Team smash 26-year record of rowing length of Loch Ness
The 14-strong team have beaten a 26-year-old record of two hours and 28 minutes.
A team of intrepid sportsmen have become the fastest rowers to travel the length of Loch Ness.
The team of rowers, all aged over 50, took to the water on Wednesday in an attempt to break a 26-year-old record of the crossing, which was two hours and 28 minutes.
Sailing to victory with a time of two hours, 26 minutes and 57 seconds, they managed to shave just under a minute off the record.
It is the first stage of a unique treble for the Guinness Book of Records, as the rowers also have their sights set on a Channel crossing and River Thames record.
Scottish maritime adventurer, polar explorer and rower Jock Wishart from Dumfries led the 14-strong crew in their record-breaking attempt in a unique rowing boat from the Basque region of Spain.
Ahead of the race, Mr Wishart said: "We're excited to be making this attempt on a very tough record. It is a monster row - a distance of over 20.5 miles.
"The crew are highly experienced endurance rowers used to breaking rowing records, and many of them have participated in the gruelling London-Paris rowing challenge. Even so, we will have to be in good form to beat the record.
"In theory it should have been beaten a long time ago but the conditions on Loch Ness are highly unpredictable."
Former World Lightweight Sculling champion Peter Haining and his partner George Parsonage set the record 26 years ago in a double scull.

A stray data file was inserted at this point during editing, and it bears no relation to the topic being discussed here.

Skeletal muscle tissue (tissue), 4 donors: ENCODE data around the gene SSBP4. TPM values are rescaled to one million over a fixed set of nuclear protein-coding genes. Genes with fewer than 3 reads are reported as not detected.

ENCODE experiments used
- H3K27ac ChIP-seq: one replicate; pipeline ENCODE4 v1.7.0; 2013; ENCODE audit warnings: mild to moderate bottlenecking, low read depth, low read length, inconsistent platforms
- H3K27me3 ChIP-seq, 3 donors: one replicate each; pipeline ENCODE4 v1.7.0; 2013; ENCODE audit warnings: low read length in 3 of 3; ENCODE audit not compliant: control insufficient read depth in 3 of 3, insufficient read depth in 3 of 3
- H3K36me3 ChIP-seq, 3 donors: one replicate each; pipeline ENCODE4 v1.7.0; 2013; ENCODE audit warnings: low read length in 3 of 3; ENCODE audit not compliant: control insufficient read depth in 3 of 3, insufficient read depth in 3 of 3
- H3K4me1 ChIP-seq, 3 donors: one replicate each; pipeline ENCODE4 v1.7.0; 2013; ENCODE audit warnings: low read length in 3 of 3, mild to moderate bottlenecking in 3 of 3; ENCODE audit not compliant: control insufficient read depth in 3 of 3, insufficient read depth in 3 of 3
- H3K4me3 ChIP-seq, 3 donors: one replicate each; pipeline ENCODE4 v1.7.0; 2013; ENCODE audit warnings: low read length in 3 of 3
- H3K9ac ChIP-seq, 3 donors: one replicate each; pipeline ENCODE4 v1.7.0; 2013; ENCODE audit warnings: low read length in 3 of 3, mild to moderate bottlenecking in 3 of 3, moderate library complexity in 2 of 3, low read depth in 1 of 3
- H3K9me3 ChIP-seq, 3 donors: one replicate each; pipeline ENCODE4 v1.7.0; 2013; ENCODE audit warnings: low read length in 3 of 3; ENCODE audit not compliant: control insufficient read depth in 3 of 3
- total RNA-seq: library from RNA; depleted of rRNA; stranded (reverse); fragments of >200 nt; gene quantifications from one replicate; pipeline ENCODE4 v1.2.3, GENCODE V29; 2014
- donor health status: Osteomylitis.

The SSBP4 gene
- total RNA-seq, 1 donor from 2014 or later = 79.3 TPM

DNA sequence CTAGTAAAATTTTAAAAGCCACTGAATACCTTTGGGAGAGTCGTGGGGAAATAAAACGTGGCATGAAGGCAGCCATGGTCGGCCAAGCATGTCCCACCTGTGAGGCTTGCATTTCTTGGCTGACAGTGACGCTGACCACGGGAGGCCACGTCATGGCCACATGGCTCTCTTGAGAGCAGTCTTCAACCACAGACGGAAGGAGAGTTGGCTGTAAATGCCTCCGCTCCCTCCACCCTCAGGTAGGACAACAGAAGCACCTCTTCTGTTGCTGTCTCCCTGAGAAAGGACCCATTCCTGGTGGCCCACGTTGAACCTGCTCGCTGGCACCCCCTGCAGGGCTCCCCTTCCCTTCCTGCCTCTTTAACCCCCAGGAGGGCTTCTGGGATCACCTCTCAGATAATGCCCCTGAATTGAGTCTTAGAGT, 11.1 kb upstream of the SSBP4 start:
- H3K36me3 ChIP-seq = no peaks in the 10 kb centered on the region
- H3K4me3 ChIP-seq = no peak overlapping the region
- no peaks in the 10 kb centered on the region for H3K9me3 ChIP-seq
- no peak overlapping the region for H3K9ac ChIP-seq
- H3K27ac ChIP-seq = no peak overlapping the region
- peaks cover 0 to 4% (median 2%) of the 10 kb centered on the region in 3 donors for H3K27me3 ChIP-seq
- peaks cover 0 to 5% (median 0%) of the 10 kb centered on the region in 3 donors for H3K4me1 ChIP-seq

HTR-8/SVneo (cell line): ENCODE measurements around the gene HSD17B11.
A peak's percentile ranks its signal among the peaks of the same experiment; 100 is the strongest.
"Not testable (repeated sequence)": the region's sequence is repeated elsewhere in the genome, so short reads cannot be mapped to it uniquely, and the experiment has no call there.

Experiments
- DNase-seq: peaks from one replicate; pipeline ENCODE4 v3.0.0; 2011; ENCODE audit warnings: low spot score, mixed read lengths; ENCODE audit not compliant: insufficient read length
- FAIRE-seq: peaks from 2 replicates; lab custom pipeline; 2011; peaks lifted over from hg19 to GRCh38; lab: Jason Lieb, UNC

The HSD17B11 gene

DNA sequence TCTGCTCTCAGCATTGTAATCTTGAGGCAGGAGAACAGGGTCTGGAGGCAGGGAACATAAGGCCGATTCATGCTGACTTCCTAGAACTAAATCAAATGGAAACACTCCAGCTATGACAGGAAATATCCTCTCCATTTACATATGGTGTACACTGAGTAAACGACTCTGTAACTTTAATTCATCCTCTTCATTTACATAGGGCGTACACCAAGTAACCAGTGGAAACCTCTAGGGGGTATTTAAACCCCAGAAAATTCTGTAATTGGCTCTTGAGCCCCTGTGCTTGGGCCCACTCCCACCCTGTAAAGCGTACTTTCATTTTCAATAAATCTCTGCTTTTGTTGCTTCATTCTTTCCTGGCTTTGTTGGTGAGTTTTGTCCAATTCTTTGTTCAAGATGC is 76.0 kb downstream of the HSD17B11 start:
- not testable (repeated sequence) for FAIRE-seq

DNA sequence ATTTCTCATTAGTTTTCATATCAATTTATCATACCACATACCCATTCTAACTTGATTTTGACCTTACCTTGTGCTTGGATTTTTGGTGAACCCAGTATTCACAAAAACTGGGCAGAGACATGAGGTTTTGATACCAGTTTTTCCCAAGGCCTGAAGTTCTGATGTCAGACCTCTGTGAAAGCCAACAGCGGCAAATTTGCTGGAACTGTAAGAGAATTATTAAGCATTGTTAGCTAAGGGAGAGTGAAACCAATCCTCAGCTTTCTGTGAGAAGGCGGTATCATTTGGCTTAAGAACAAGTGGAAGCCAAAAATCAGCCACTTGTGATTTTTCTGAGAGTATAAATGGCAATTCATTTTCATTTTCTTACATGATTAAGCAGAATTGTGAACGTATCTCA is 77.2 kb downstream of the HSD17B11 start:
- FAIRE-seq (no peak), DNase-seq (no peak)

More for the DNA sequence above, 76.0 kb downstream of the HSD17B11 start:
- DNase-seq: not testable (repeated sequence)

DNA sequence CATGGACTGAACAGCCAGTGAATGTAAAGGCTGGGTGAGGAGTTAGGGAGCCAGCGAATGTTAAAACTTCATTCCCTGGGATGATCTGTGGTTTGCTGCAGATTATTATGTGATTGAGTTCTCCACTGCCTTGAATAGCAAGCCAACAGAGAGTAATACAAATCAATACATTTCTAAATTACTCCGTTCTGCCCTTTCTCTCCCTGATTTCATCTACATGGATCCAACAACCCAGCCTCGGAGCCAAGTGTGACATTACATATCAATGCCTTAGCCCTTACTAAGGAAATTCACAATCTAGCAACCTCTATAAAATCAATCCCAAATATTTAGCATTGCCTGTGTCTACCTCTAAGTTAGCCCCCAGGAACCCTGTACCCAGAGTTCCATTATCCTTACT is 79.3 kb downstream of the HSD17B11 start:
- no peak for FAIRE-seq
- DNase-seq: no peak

In April 1993 the pair completed the row up the Loch in two hours, 28 minutes and nine seconds. In recent years several crews have attempted to break it without success.
'In theory it should have been beaten a long time ago but the conditions on Loch Ness are highly unpredictable.'Jock Wishart
Mr Wishart's 'Trainera' boat, which he has brought to the UK from northern Spain for the summer, is a design which evolved from fishing vessels used on the Bay of Biscay to become a high-performance boat used in coastal competitions.
It is a fibreglass copy of the old fishing boats which has evolved to into a lightweight carbon fibre rowing machine.
The popularity of the racing boats on the Basque coast mean the races draw crowds of thousands and the weekly races are televised to a large audience.
Mr Wishart added: "Some time during the day the Loch Ness Monster may be woken from her slumbers by the sound of a former sardine fishing boat rushing over her!"
Although the record set 26 years ago was the one to beat, the team are actually hoping to set the first Guinness World Record, as the first wasn't recognised by the organisation.
'Some time during the day the Loch Ness Monster may be woken from her slumbers by the sound of a former sardine fishing boat rushing over her.'Jock Wishart
"Technically we are having to set a new record as Guinness Book of Records never ratified Peter and George's record but have since recognised two canoeing records and there is now an Annual Rowing Race, 'Monster of the Loch', over exactly the same course so it is only a matter of time before it becomes well established."
Mr Wishart's previous adventures include rowing the Atlantic, rowing to the North Pole, leading the Cable and Wireless Adventurer team on a record-breaking circumnavigation of the globe in a power boat and winning yachting's prestigious Commodores Cup with a Scottish team in 2018.
The distance for the record begins at the lock gates in Fort Augustus to appoint at the shoreline of the loch at Dorres.
The 14-man crew comprised of Jock Wishart, Andy Wells, John Parker, Richard Carless, John Graham, Duncan Graham, Simon Leifer, Mike Lanzer, Nick Mepham, CD Riches, Andy Graham, Paul Reynolds, Andy Tompkins and Dave Jillings.